Tuesday, November 16, 2010

Losing Focus

That was a disappointment.  This dose of Nubain wasn't working AT. ALL.

I was losing focus pretty quickly.  I felt like a flailing baby, alone... falling... out of control.  Matt could not help, Hailey could not help (really anyway, what could they do? How could they know what I needed if I couldn't tell them?) I turned to the nurse for support and asked her what to do next because I had used up all my tricks.

She sweetly suggested an epidural.

With modern monitors and medication do nurses even know how to take care of laboring women anymore?  Or are they just there to interpret the information the machine spits out and administer the medication that takes care of the pain so you don't have to?  Is that why they insisted I remain in bed... to be monitored?  Would this nurse have had any idea how to help and support me through a tough labor had it not been near the end?  Have they lost the art because no one requires it of them anymore?  It never dawned on my that I should have added "a intuitive/caring nurse" to the list of prayers I had been reciting for the last few weeks.  I know having more support wouldn't have changed the outcome, it's pretty black and white:  All pregnant women eventually end up delivering.  A healthy baby and mom are the main objectives but the avenues taken to get to that end... do they matter?  I still think so.  I believe I am in the minority.


"Let's just check you and see where you're at."


Because I know how my body labors, I knew this was it....  Soon I'd have a baby!

I voiced "It can't be long now"  because I knew...

I knew it darn-it! 

This is why the drugs weren't working... This was transition for me...  I knew it...

Replaying each of my experiences with this phase I always dubbed as my "don't remember time",  I knew it was almost time for "call the doctor", "set the stage" and "BAM! 7-8-9-10 -Baby".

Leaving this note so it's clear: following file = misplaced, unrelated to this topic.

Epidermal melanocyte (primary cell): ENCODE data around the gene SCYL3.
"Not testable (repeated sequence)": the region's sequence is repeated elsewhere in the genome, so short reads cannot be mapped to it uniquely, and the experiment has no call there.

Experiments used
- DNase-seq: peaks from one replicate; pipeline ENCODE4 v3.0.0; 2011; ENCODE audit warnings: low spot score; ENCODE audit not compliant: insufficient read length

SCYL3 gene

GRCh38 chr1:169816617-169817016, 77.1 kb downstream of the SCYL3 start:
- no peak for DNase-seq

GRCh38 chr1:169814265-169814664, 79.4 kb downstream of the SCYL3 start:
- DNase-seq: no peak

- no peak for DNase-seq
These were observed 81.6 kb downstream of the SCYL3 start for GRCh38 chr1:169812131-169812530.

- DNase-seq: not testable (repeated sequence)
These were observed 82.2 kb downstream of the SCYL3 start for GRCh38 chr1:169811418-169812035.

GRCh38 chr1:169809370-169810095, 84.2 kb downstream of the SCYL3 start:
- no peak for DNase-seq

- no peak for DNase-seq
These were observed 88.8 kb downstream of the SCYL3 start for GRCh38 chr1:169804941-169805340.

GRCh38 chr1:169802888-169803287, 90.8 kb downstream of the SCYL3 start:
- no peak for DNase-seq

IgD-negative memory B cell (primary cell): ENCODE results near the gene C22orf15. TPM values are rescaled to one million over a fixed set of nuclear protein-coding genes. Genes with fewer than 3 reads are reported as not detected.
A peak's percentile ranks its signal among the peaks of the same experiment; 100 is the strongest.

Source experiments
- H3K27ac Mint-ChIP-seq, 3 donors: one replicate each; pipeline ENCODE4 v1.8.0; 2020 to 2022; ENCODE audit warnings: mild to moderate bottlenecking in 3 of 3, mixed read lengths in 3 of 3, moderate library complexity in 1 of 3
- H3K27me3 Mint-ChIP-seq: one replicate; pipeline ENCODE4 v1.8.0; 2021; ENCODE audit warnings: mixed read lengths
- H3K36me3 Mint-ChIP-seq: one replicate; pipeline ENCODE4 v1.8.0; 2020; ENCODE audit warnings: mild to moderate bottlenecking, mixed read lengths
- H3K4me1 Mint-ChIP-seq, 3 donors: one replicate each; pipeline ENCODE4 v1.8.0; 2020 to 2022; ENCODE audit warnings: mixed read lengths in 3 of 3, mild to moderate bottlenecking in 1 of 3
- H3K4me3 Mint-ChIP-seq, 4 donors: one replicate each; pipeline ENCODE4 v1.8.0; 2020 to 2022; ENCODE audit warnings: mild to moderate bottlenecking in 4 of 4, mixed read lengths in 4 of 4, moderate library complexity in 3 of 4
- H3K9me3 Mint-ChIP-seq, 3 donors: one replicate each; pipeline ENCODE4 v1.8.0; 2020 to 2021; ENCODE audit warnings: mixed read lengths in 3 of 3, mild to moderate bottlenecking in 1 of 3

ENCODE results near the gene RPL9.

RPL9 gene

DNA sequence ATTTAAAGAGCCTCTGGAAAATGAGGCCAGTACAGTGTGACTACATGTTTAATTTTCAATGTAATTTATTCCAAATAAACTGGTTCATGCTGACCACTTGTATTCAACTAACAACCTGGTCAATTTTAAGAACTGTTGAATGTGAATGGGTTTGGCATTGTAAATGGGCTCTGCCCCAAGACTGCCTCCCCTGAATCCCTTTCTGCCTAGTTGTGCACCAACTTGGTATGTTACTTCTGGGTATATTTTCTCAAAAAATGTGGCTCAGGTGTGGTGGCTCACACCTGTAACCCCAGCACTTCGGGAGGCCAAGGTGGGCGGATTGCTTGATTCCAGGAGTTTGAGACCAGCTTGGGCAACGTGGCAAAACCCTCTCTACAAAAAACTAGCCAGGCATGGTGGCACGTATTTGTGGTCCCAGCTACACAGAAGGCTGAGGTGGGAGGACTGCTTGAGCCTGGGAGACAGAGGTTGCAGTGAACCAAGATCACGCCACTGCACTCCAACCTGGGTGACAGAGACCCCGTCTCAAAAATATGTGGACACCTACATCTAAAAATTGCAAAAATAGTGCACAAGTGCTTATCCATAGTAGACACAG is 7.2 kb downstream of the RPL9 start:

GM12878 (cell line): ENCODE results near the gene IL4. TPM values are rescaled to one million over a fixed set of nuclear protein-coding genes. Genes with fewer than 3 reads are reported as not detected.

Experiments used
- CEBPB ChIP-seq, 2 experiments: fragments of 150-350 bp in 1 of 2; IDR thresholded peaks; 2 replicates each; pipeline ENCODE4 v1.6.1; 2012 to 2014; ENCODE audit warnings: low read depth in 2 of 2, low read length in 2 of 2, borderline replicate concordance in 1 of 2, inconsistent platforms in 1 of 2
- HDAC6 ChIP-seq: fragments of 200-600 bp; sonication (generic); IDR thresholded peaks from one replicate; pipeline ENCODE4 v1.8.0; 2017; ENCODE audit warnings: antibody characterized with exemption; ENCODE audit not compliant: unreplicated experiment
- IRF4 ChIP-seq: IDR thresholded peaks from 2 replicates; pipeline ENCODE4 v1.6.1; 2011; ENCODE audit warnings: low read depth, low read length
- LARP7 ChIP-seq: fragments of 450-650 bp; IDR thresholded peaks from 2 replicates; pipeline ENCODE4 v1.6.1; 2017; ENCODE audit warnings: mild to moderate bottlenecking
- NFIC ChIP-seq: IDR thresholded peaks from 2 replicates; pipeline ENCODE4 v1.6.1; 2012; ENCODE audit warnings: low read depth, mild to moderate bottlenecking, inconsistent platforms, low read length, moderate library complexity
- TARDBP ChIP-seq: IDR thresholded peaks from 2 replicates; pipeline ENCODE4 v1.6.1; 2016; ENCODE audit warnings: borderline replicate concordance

I will never forget the look on the nurse's face as she replied to my statement of "It can't be long now".

The words, not so much, but the look... annoyance, irritation, pretentiousness...

"Well, I don't know about that."


Gone was my focus.  Every thing I knew, I didn't know anymore.  I lost all confidence and felt completely overwhelmed... I cried.  She had somehow, with that one look, undone all I had in me...

Defeated, I gave in... I caved... I went against all I knew about myself and my stamina.  I requested an epidural.

She checked me again... 8.  Too late for an epidural.

I wish I could report that with that news I mustered my fortitude and pressed on.  But I didn't.  I went on because I had no choice. 

I told her I was going to turn over and push.  She checked me again... 10. 

 I knew it darn-it!

I opened my eyes expecting to see the doctor and more nurses or at least the spotlights on.  Nothing.  No one.

I remember asking "Where is everybody?"  I don't know if anyone answered.

Next time I opened my eyes the stage was set...  the doctor appeared... I was pretzel-ed and pushing.  No one was talking (or cheering) I had no idea if I was making any progress.  I remember asking how I was doing and calling for some encouragement...

If there is a next time... I'm bringing the pep-band.


Anonymous said...

No kidding Kari. I totally agree that most nurses just don't know what to do but read papers and offer drugs. I also reached a point where I just didn't know what to do anymore, and had the same offer of meds. BUT we made it through and our beautiful baby girls are here!

:-) Julie S

Joanna Taylor said...

I had to come check out your blog after you left a comment on my contest and saw that you home schooled! I love your voice on your blog. This post brought tears to my eyes. I had four c-sections and I think three of them were unnecessary. I have a little platform about medical care, and it's hard when you are at the mercy of someone not rooting for you! I'm glad to read that all went well in the end. Congratulations on your addition to your beautiful family!